Activists called the report an important step toward understanding the disparate impact of suspensions and expulsions but said that it still provides only a partial picture, because disciplinary incidents are not reported uniformly: The federal government requires all schools to report discipline stemming from incidents involving drugs, alcohol, weapons or violence, but there is no such federal requirement for reporting less-serious infractions.
Grosso’s bill would require all schools to provide OSSE with an annual report detailing which students were suspended, along with the length of and reason for each suspension. That information is meant to help the agency identify the connection between disciplinary incidents and students’ long-term prospects, including their chances of dropping out.
“We need to do a better job of understanding the causes of students disconnecting so we can intervene,” said Jeff Noel, OSSE’s director of data, assessment and research.
Based on available data, OSSE found that middle school students are suspended at far higher rates than other students. And although charter schools expel students at far higher rates than traditional schools, students in traditional schools are suspended more frequently than students in charter schools.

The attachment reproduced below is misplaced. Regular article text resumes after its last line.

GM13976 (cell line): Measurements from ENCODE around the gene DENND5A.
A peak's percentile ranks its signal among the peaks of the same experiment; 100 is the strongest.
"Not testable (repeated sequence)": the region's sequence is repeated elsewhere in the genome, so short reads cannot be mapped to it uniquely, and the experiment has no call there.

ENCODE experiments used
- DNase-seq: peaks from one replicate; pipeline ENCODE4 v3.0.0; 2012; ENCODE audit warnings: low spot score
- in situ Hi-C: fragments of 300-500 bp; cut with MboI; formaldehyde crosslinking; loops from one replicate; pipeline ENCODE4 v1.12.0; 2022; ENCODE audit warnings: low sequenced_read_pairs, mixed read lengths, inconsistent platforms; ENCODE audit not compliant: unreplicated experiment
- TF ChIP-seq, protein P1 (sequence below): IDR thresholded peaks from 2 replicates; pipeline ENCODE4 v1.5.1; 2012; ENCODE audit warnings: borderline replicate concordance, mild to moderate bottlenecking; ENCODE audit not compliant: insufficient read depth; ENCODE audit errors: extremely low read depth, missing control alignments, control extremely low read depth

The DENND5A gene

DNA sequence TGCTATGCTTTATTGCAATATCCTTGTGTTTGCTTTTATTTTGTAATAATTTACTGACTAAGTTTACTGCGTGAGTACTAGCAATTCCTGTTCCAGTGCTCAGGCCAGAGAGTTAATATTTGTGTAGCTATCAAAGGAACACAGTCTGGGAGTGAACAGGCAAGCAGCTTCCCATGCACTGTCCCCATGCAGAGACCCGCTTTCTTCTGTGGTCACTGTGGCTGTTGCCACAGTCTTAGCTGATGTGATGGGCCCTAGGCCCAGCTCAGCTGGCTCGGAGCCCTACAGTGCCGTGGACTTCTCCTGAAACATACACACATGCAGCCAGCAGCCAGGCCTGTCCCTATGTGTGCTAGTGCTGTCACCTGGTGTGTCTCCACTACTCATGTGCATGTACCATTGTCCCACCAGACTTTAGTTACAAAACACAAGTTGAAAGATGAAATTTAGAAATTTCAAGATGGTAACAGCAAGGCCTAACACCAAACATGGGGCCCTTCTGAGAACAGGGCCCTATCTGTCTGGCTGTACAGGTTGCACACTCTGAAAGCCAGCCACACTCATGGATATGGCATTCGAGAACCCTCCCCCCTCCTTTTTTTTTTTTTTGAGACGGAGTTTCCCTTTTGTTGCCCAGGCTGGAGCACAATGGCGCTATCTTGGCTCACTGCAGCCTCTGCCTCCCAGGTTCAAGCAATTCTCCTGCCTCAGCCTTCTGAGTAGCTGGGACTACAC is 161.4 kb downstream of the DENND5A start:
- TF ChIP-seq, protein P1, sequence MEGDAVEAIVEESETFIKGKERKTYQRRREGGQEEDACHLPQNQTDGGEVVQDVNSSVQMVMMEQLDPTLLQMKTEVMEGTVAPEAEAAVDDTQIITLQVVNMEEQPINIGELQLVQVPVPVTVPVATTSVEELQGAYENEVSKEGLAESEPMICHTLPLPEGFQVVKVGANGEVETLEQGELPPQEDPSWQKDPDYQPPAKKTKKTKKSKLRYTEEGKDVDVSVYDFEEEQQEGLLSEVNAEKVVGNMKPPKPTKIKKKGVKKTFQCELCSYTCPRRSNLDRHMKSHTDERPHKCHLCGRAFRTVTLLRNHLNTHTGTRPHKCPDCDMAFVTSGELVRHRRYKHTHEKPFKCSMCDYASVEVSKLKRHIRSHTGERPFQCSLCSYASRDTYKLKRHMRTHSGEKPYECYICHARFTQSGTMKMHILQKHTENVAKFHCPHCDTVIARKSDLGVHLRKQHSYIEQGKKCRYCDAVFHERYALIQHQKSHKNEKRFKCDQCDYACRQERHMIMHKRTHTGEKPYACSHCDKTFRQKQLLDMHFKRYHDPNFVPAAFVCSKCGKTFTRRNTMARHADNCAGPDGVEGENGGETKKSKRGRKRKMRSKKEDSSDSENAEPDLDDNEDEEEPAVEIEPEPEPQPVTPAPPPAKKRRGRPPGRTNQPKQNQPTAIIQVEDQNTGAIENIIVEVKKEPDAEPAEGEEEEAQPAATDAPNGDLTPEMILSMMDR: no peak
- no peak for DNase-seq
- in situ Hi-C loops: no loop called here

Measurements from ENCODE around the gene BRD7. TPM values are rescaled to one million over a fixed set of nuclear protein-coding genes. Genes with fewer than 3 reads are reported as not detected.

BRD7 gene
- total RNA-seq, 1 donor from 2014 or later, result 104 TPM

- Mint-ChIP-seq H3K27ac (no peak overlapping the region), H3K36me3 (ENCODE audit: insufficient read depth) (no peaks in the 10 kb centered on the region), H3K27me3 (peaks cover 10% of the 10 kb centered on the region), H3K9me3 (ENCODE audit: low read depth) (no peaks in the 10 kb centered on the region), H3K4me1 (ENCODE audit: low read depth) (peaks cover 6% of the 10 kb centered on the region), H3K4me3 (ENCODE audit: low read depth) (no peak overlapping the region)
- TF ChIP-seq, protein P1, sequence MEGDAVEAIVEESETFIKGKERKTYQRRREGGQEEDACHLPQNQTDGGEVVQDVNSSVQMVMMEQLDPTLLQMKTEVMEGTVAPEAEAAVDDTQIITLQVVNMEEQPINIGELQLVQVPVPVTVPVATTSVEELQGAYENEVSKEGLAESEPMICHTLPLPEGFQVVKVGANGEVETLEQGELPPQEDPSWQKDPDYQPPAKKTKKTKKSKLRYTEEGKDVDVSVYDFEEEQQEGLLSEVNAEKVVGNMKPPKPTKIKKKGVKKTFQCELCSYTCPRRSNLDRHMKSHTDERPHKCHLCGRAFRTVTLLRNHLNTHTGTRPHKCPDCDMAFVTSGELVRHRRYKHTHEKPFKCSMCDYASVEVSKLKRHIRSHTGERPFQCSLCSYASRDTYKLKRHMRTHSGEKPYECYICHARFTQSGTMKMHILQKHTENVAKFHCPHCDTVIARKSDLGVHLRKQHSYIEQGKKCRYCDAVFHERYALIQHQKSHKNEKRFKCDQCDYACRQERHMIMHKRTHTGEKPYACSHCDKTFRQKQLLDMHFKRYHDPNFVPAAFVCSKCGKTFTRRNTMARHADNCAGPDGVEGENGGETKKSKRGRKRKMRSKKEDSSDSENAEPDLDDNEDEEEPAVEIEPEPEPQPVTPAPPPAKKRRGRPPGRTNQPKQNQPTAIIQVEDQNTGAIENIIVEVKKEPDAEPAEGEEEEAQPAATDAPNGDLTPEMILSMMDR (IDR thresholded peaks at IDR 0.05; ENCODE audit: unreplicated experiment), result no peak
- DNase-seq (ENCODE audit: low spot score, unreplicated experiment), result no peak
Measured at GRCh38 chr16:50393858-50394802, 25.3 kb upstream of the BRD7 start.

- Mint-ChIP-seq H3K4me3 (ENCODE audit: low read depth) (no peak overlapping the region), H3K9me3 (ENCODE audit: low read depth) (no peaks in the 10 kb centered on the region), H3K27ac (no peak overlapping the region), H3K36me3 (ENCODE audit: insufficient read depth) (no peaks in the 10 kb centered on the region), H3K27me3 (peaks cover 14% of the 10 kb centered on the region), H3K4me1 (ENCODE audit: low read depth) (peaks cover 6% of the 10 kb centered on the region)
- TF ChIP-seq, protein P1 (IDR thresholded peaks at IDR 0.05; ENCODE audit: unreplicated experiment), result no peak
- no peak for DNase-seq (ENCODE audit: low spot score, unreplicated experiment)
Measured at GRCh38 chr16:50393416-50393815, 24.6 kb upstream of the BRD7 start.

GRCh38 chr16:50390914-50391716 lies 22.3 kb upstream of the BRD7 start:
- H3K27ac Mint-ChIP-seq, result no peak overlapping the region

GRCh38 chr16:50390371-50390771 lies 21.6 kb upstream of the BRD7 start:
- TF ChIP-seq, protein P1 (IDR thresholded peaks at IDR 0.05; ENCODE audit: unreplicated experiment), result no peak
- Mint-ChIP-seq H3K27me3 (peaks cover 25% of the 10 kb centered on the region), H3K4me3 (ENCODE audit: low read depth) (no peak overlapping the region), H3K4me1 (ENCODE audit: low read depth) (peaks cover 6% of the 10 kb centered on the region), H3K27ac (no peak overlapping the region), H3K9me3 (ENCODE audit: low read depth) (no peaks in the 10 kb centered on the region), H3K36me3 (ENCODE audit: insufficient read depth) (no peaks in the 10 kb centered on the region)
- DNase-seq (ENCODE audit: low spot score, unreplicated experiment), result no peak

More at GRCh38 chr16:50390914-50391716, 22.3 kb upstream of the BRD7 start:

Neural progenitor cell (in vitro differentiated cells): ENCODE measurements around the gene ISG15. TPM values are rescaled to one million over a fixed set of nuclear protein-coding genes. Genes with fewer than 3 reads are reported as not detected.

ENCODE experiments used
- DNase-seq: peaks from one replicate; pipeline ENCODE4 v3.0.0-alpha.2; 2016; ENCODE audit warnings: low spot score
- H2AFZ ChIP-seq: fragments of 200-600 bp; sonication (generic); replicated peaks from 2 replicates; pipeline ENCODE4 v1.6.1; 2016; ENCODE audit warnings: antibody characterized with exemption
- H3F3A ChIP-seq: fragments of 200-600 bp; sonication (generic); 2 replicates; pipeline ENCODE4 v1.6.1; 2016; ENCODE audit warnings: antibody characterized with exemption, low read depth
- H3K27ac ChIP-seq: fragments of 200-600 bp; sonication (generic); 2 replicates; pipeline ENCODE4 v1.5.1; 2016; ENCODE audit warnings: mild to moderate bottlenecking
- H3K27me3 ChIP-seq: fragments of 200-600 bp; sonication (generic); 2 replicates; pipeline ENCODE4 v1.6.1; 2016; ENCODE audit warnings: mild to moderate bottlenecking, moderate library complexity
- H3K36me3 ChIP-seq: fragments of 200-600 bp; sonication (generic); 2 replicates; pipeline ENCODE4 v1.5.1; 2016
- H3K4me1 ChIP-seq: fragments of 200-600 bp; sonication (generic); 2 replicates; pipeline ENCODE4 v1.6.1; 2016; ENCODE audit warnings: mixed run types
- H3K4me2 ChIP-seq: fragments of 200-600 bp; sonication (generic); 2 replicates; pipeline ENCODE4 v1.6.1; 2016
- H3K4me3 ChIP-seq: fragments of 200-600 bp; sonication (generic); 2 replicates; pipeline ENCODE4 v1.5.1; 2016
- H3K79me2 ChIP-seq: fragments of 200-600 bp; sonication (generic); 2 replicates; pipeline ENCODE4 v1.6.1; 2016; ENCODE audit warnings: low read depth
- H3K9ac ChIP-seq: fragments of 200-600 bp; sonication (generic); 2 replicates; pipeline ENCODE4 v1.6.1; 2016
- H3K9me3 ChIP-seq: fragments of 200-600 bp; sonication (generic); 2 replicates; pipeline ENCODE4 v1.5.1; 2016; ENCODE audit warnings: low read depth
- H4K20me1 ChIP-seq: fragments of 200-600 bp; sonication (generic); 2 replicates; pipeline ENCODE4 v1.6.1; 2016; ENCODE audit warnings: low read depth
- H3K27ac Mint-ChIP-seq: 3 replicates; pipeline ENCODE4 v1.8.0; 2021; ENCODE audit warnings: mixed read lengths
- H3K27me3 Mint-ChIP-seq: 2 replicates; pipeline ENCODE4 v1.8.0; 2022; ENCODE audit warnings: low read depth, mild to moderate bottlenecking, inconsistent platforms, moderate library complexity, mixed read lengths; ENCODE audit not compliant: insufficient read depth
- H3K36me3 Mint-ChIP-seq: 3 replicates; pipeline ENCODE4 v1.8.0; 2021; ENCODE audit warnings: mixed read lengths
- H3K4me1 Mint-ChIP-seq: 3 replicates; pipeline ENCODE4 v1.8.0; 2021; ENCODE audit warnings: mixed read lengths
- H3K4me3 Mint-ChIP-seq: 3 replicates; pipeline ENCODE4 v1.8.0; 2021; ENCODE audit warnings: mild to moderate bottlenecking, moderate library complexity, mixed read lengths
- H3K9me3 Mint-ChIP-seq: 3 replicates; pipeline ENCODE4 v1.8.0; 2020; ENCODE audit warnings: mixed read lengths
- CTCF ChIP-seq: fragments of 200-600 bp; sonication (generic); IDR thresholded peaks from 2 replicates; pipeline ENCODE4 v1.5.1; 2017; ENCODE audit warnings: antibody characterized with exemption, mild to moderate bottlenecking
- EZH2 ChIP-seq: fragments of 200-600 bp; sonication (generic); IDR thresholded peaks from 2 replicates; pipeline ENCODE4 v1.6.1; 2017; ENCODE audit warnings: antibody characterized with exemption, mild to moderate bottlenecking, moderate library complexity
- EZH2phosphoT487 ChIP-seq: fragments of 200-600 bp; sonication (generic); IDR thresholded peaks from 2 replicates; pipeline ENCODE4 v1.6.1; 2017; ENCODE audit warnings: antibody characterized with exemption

Delonte Williams, 20, graduated from the school system’s Luke C. Moore High last year. He said that before transferring to that school, he was suspended for three months for allegedly throwing a stick at a teacher, an infraction he said he didn’t commit and an experience that he says nearly derailed his graduation.
He has been working with the nonprofit Critical Exposure program to advocate for alternatives to suspension, such as restorative justice programs that encourage students to talk through incidents with one another and to find meaningful ways to atone for their wrongdoings.
“Once you get suspended, you just start being nonchalant, because you already have that overhead, like, he’s a problem child,” Williams said. “It’s just a cycle.”
Ceasing suspension of pre-kindergartners is one of several recommendations that OSSE made to begin reducing disciplinary incidents citywide. The agency argues that 3- and 4-year-olds aren’t able to fully connect their misbehavior with the punishment, and that children are often disciplined for behavior that is developmentally appropriate for their age.
“In D.C., pre-K students have been punished for temper tantrums, classroom disruption, repeated vulgarity, and bathroom mishaps,” according to OSSE’s report.
The District’s traditional public school system issued a new policy this year that prohibits suspension of early childhood students. The school system encourages schools to look at alternatives to suspensions for low-level infractions and wants to make sure students are treated equally.